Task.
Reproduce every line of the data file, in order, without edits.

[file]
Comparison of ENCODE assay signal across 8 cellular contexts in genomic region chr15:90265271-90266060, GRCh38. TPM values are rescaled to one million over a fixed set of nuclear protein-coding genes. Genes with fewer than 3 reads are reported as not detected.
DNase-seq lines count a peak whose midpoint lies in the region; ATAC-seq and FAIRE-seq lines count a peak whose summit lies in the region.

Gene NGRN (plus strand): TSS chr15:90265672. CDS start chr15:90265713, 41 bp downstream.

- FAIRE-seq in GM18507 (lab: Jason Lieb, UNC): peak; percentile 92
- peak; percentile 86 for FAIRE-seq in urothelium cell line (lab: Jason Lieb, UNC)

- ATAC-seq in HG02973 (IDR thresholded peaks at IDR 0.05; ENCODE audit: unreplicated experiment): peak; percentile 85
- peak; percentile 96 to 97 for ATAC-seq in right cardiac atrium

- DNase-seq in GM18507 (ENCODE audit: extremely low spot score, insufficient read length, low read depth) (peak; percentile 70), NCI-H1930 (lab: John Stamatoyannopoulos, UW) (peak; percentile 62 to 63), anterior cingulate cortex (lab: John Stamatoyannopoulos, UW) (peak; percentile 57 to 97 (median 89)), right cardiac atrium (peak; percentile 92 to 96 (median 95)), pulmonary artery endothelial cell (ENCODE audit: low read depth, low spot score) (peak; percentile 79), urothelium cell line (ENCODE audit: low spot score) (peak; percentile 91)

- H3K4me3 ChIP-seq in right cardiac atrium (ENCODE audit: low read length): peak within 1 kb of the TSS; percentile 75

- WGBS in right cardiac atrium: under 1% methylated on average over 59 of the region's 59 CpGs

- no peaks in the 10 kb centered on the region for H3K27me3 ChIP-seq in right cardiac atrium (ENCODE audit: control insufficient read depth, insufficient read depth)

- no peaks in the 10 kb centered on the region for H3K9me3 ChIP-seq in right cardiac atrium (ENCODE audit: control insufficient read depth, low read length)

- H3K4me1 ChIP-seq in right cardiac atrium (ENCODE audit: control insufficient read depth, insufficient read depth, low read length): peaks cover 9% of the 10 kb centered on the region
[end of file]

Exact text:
Comparison of ENCODE assay signal across 8 cellular contexts in genomic region chr15:90265271-90266060, GRCh38. TPM values are rescaled to one million over a fixed set of nuclear protein-coding genes. Genes with fewer than 3 reads are reported as not detected.
DNase-seq lines count a peak whose midpoint lies in the region; ATAC-seq and FAIRE-seq lines count a peak whose summit lies in the region.

Gene NGRN (plus strand): TSS chr15:90265672. CDS start chr15:90265713, 41 bp downstream.

- FAIRE-seq in GM18507 (lab: Jason Lieb, UNC): peak; percentile 92
- peak; percentile 86 for FAIRE-seq in urothelium cell line (lab: Jason Lieb, UNC)

- ATAC-seq in HG02973 (IDR thresholded peaks at IDR 0.05; ENCODE audit: unreplicated experiment): peak; percentile 85
- peak; percentile 96 to 97 for ATAC-seq in right cardiac atrium

- DNase-seq in GM18507 (ENCODE audit: extremely low spot score, insufficient read length, low read depth) (peak; percentile 70), NCI-H1930 (lab: John Stamatoyannopoulos, UW) (peak; percentile 62 to 63), anterior cingulate cortex (lab: John Stamatoyannopoulos, UW) (peak; percentile 57 to 97 (median 89)), right cardiac atrium (peak; percentile 92 to 96 (median 95)), pulmonary artery endothelial cell (ENCODE audit: low read depth, low spot score) (peak; percentile 79), urothelium cell line (ENCODE audit: low spot score) (peak; percentile 91)

- H3K4me3 ChIP-seq in right cardiac atrium (ENCODE audit: low read length): peak within 1 kb of the TSS; percentile 75

- WGBS in right cardiac atrium: under 1% methylated on average over 59 of the region's 59 CpGs

- no peaks in the 10 kb centered on the region for H3K27me3 ChIP-seq in right cardiac atrium (ENCODE audit: control insufficient read depth, insufficient read depth)

- no peaks in the 10 kb centered on the region for H3K9me3 ChIP-seq in right cardiac atrium (ENCODE audit: control insufficient read depth, low read length)

- H3K4me1 ChIP-seq in right cardiac atrium (ENCODE audit: control insufficient read depth, insufficient read depth, low read length): peaks cover 9% of the 10 kb centered on the region